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Systems Thinking - A Disciplined Approach.

The Way of Systems

Systems Thinking

A Disciplined Approach

Systems thinking is an approach for developing models to promote our understanding of events, patterns of behavior resulting in the events, and even more importantly, the underlying structure responsible for the patterns of behavior. If we are interested in addressing a particular situation it is only through our understanding of the underlying structure that we will be able to identify the most appropriate leverage points to effect change within the system.

After years of doing what I thought was systems thinking, one day I asked myself the fateful question, "How is it that I actually go about doing this?" Finding that I didn't have a real good answer to this question prompted me to write this paper in an attempt to sort out an answer.


A disciplined approach to systems thinking is perceived to consist of the following steps.

Define the Situation

Develop a description of the situation as it is currently perceived. Ensure that the description doesn't attempt to describe the situation from the perspective of possible solutions. If there are multiple perspectives on the situation describe those also. "Formulating Questions" may be of some assistance in understanding how to describe the situation.

Is Systems Thinking Appropriate?

While systems thinking is an approach that can provide a very rational view of the situation, as well as the identification of approaches that are highly likely to produce the desired result, it is an approach that requires a substantial investment of effort. The following are some of the signs that indicate a systems thinking approach is most likely warranted.

  • There are multiple perspectives on just what the situation is, and how to deal with it.
  • Things seem to oscillate endlessly.
  • A previously applied fix seems to overshoot the goal
  • A previously applied fix has created problems elsewhere
  • Over time there is a tendency to settle for less
  • After a fix is applied the problem returns in time
  • The same fix is used repeatedly
  • There is a tendency to allow an established standard to slip
  • Growth slows over time
  • Partners for growth become adversaries
  • Limitations experienced are believed to result from insufficient capacity
  • There is more than one limit to growth
  • Limited resources are shared by others
  • Growth leads to decline elsewhere

These are the most often experienced situations indicating a systems thinking approach is appropriate. These indicators are actually an interrelated set of systems archetypes, which are described in "theWay of Systems".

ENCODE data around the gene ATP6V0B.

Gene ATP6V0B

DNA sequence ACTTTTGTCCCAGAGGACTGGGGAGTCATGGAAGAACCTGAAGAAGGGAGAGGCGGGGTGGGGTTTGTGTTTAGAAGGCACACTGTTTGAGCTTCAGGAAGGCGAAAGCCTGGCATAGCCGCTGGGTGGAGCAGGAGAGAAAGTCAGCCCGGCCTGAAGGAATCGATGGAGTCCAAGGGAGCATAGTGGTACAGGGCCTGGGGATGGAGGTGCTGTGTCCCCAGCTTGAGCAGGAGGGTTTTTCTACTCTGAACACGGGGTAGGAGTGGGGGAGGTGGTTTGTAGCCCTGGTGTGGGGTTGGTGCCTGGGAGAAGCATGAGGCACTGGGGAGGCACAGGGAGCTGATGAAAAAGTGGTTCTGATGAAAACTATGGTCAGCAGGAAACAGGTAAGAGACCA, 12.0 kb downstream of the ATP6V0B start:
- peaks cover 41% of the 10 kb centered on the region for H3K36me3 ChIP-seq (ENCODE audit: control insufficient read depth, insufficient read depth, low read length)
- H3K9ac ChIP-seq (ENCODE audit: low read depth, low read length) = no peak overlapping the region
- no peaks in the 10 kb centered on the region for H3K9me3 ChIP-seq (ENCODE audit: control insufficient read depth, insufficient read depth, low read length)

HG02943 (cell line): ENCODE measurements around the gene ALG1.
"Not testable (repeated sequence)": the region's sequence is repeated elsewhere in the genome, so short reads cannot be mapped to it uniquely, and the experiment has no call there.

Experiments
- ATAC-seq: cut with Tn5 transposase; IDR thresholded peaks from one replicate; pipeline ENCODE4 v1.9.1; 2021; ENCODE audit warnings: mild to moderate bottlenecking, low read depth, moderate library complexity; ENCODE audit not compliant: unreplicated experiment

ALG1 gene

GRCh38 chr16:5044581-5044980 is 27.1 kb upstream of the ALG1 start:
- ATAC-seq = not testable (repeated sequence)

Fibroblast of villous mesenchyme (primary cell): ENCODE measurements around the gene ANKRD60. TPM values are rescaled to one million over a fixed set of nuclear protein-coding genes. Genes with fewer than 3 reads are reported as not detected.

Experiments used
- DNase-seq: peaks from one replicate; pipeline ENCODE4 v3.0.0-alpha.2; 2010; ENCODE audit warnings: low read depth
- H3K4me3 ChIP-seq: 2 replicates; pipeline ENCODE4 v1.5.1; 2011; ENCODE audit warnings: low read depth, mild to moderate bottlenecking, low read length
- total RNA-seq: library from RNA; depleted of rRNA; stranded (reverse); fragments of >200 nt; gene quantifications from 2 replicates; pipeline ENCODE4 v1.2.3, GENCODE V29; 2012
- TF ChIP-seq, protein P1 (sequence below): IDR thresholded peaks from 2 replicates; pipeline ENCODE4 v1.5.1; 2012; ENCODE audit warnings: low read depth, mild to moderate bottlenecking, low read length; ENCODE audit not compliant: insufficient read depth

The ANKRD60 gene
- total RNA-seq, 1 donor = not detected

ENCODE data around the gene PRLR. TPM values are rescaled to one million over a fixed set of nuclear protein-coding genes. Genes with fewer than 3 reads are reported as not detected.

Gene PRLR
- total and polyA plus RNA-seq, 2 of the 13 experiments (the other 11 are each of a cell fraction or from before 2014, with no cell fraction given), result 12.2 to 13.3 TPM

A systems thinking approach is unwarranted whenever the situation contains no balancing or reinforcing feedback. That is, when the action and the result has no affect on the actors, which is actually very seldom the case.

Develop Patterns of Behavior

To really understand the evolution of the situation it is appropriate to collect historical data and plot the patterns of behavior over time. While this may be a tedious step in the process it is essential to have patterns to use as a reference for validating the following steps.

Evolve the Underlying Structure

Before attempting to deal with a situation it is appropriate to develop an understanding of why the system is behaving the way it is. The underlying structure provides a view of the interactions between the elements of the system which are responsible for producing the patterns of behavior. "Change Management: The Columbo Approach" depicts the difficulty associated with the dynamic equilibrium in existing systems. If there are multiple perspectives on what structure is responsible for producing the patterns of behavior each of them must be documented as they may all be appropriate. Be sure to include only the relevant relationships so the model doesn't become overly complicated. Also note that once the underlying structure is developed is may become apparent that additional data should be collected to complete the historical patterns of behavior.

For information on developing the structure "Systems" , "Introduction to Systems Thinking", and "Victims of the System or Systems of the Victim", may be of assistance.

Simulate the Underlying Structure

As far as I can tell the only way to ensure that the structure developed adequately describes the situation is to simulate it. The problem with systems that contain more than a couple elements is that the behavior of resources which accumulate or decline over time is often beyond our ability to intuit. The intent of simulation is to verify that the structure developed actually produces the behavior over time trends that were produced from the historical data. If it does then there is value in the structure developed. If the simulation doesn't produce the historical patterns of behavior it is most likely that there is a problem with the assumptions embedded in the structure or the structure itself.